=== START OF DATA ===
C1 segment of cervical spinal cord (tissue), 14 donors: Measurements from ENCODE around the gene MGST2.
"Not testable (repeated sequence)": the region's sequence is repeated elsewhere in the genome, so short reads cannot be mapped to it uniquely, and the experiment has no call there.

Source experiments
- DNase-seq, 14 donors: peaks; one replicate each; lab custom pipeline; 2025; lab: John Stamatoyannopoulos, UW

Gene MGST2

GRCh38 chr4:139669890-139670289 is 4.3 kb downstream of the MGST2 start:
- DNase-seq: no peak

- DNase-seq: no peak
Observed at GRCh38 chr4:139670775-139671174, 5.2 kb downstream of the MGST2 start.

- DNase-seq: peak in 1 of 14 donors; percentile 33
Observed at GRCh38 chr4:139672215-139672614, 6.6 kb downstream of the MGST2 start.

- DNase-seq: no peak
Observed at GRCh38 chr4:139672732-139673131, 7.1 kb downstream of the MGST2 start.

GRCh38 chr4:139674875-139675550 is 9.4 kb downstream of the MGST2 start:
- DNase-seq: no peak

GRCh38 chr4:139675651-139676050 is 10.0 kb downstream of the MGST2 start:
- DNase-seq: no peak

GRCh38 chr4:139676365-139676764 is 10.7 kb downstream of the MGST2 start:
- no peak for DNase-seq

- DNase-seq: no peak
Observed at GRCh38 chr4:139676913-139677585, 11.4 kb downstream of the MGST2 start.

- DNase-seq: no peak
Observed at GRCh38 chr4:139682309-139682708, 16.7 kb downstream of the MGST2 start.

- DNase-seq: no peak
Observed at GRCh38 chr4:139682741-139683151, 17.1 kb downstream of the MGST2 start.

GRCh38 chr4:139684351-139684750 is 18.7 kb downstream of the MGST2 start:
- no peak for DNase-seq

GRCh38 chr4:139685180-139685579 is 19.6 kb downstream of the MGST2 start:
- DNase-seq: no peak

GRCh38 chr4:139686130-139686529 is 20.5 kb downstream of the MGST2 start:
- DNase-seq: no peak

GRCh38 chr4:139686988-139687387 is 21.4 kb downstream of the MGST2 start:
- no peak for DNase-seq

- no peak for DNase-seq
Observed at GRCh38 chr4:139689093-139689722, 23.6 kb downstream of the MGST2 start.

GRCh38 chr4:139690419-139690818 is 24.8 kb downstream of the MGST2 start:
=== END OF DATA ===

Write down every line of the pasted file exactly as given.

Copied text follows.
C1 segment of cervical spinal cord (tissue), 14 donors: Measurements from ENCODE around the gene MGST2.
"Not testable (repeated sequence)": the region's sequence is repeated elsewhere in the genome, so short reads cannot be mapped to it uniquely, and the experiment has no call there.

Source experiments
- DNase-seq, 14 donors: peaks; one replicate each; lab custom pipeline; 2025; lab: John Stamatoyannopoulos, UW

Gene MGST2

GRCh38 chr4:139669890-139670289 is 4.3 kb downstream of the MGST2 start:
- DNase-seq: no peak

- DNase-seq: no peak
Observed at GRCh38 chr4:139670775-139671174, 5.2 kb downstream of the MGST2 start.

- DNase-seq: peak in 1 of 14 donors; percentile 33
Observed at GRCh38 chr4:139672215-139672614, 6.6 kb downstream of the MGST2 start.

- DNase-seq: no peak
Observed at GRCh38 chr4:139672732-139673131, 7.1 kb downstream of the MGST2 start.

GRCh38 chr4:139674875-139675550 is 9.4 kb downstream of the MGST2 start:
- DNase-seq: no peak

GRCh38 chr4:139675651-139676050 is 10.0 kb downstream of the MGST2 start:
- DNase-seq: no peak

GRCh38 chr4:139676365-139676764 is 10.7 kb downstream of the MGST2 start:
- no peak for DNase-seq

- DNase-seq: no peak
Observed at GRCh38 chr4:139676913-139677585, 11.4 kb downstream of the MGST2 start.

- DNase-seq: no peak
Observed at GRCh38 chr4:139682309-139682708, 16.7 kb downstream of the MGST2 start.

- DNase-seq: no peak
Observed at GRCh38 chr4:139682741-139683151, 17.1 kb downstream of the MGST2 start.

GRCh38 chr4:139684351-139684750 is 18.7 kb downstream of the MGST2 start:
- no peak for DNase-seq

GRCh38 chr4:139685180-139685579 is 19.6 kb downstream of the MGST2 start:
- DNase-seq: no peak

GRCh38 chr4:139686130-139686529 is 20.5 kb downstream of the MGST2 start:
- DNase-seq: no peak

GRCh38 chr4:139686988-139687387 is 21.4 kb downstream of the MGST2 start:
- no peak for DNase-seq

- no peak for DNase-seq
Observed at GRCh38 chr4:139689093-139689722, 23.6 kb downstream of the MGST2 start.

GRCh38 chr4:139690419-139690818 is 24.8 kb downstream of the MGST2 start: